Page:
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Priority list (PL) methods [5], [6] simulate the scheduling practices of system operators. Base load units are committed first and peaking units last in order to meet the load demand. PL methods are fast but highly heuristic and give schedules with relatively high operating costs. Dynamic programming (DP) [7]–[10] has been extensively used for the solution of the UC problem. However, it suffers from the “curse of dimensionality”: the explosion of computational resource requirements with the system size, limit its application to very small-sized systems. Different techniques have been adopted in an effort to reduce the DP resource requirements and make it applicable to real-sized systems. However, these heuristics produce suboptimal solutions, and in certain cases, they may require the relaxation of some constraints in order to produce a solution [8], [9]. Lagrangian Relaxation (LR) methods [11]–[16] separate the UC constraints into (a) “local constraints,” each invoking only one unit, such as unit operating limits, ramp rate, minimum up/down times, and (b) “system constraints,” each invoking many units, such as power balance and reserve requirement. The system constraints are then relaxed through a pricing mechanism: The system constraints augment the objective function multiplied by the associated prices (Lagrange multipliers or dual variables) to form the Lagrangian function. For fixed prices, the minimization of the Lagrangian with respect to the primal variables (unit status and outputs) can be separated to a number of local problems, each invoking one unit only. These problems are solved by DP without any dimensionality problems owing to their small size. The prices are then updated, usually through a subgradient update mechanism, in the direction of the dual function maximization, which, in case of convex primal problem, would imply feasibility of the system constraints. However, owing to the nonconvexity of the UC problem, optimality of the dual does not guarantee feasibility of the primal UC problem and heuristics are employed in order to locate a feasible suboptimal solution in the vicinity of the dual optimum. The “duality gap,” (i.e., the difference of the primal and the dual objective functions), is used to estimate the quality of the suboptimal solution. Branch-and-bound [17] and Bender’s decomposition [18], [19] have also been used for the solution of the UC problem. Recently, simulated annealing [20], expert systems [21], neural networks [22], [23], and genetic algorithms (GAs) [24]–[30] have also been used for the solution of the UC problem. GAs are global optimization techniques inspired by the study of genetics [31]–[33]. They can be easily implemented for the solution of hard optimization problems and they provide great modeling flexibility. Several GA approaches to the UC problem have been reported in the literature [24]–[30]. Most GA approaches use genetic guided search for the primal UC problem variables (unit status) [24]–[29], while others search for the dual variables (prices) within the framework of a LR solution to the UC problem [30]. A disadvantage of the GA solution to the UC problem is the long execution time. Another problem is that owing to the heuristic nature of the algorithms, the solution is not guaranteed to be optimal. The reported GA implementations on the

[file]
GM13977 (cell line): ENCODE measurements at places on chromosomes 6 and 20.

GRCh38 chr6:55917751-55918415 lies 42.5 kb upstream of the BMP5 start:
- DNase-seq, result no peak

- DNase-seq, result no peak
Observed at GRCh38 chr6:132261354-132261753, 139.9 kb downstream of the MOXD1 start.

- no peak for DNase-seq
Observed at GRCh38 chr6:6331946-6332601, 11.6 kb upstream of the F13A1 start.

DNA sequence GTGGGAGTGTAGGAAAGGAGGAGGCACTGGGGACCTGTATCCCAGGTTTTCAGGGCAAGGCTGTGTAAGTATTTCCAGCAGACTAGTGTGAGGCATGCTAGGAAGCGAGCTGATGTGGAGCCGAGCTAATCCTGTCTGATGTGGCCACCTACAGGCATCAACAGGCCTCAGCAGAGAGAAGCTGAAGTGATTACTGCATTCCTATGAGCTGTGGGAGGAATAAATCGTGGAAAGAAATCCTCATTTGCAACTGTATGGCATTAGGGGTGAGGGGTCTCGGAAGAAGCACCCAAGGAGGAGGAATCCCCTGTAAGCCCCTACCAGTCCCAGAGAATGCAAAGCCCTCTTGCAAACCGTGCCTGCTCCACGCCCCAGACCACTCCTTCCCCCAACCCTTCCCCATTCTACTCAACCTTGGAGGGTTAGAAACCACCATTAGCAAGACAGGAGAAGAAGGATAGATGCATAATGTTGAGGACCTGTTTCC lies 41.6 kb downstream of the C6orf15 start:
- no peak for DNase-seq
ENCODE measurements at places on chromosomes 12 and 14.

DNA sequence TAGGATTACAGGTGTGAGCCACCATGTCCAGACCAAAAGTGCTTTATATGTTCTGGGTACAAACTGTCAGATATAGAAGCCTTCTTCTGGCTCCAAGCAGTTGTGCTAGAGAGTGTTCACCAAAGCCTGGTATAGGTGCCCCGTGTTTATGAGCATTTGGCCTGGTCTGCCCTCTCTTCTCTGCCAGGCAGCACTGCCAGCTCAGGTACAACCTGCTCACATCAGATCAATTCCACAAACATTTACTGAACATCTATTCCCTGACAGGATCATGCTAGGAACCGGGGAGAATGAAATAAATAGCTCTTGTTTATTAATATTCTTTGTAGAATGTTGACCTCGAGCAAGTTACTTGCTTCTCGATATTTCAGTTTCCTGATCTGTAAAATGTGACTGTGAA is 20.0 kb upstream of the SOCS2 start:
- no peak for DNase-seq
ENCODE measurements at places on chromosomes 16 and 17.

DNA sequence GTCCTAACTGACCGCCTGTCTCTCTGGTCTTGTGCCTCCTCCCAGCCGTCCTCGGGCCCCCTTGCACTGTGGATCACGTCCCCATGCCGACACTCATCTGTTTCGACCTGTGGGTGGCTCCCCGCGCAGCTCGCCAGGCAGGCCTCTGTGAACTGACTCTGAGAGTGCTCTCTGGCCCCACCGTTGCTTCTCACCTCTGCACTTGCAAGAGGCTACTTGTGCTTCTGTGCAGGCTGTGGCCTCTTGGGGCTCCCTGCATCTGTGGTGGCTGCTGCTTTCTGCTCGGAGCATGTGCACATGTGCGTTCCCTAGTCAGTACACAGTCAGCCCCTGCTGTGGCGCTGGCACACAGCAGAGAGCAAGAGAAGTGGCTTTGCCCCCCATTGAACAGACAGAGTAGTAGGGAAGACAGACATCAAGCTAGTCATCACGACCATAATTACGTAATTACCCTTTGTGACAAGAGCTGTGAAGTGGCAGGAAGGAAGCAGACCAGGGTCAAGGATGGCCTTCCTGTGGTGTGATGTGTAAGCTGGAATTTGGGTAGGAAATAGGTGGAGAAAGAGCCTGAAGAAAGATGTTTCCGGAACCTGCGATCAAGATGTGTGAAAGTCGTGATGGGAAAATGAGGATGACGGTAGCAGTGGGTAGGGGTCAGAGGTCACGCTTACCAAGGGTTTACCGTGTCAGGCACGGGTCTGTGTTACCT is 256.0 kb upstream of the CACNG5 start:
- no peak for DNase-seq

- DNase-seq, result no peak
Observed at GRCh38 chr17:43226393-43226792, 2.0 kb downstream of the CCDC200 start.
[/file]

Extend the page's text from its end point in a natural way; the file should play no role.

UC problem are based on the usual binary coding. However, studies [34] have shown that other coding schemes such as integer or floating point can be more efficient when accompanied with suitable GA operators. In this paper, an integer-coded genetic algorithm (ICGA) is developed for the solution of the UC problem. The ICGA chromosome consists of a sequence of alternating sign integer numbers representing the sequence of operation/reservation times of the generating units. The proposed coding achieves significant chromosome size reduction compared to the usual binary coding. As a result, algorithm robustness and execution time are improved. In addition, generating unit minimum up and downtime constraints are directly coded in the chromosome, thus avoiding the use of many penalty functions that distort the search space. Test results with systems of up to 100 units and 24-h scheduling horizon are presented. II. THERMAL UC FORMULATION The objective of the UC problem is the minimization of the total production cost over the scheduling horizon. The total costs consist of: ? fuel costs; ? start-up costs; ? shutdown costs. Fuel costs are calculated using heat rate and fuel price information. Start-up costs are expressed as an exponential (when cooling) or linear (when banking) function of the time since last shut down [4]. Two-valued (hot-start/cold-start) staircase function simplifications of the start-up cost [26] are also modeled. Shutdown costs are modeled as a fixed dollar amount for each unit per shutdown. The constraints (both local and system-wide) that must be satisfied during the optimization process are: ? unit initial operating status; ? unit operating constraints that include upper and lower power output technical limits, minimum up and down times, status (must run, fixed power, unavailable/available), and ramp rates. Owing to the response rate constraints, the operating region of the units is constrained by the following response rate constrained, time-dependent operating limits: (1) (2) is the UC time step; where ? plant crew constraints; ? system power balance (3) ? system spinning reserve (10-min) requirements (4) where is the 10-min response rate constrained maximum active power output of the th unit, and is de-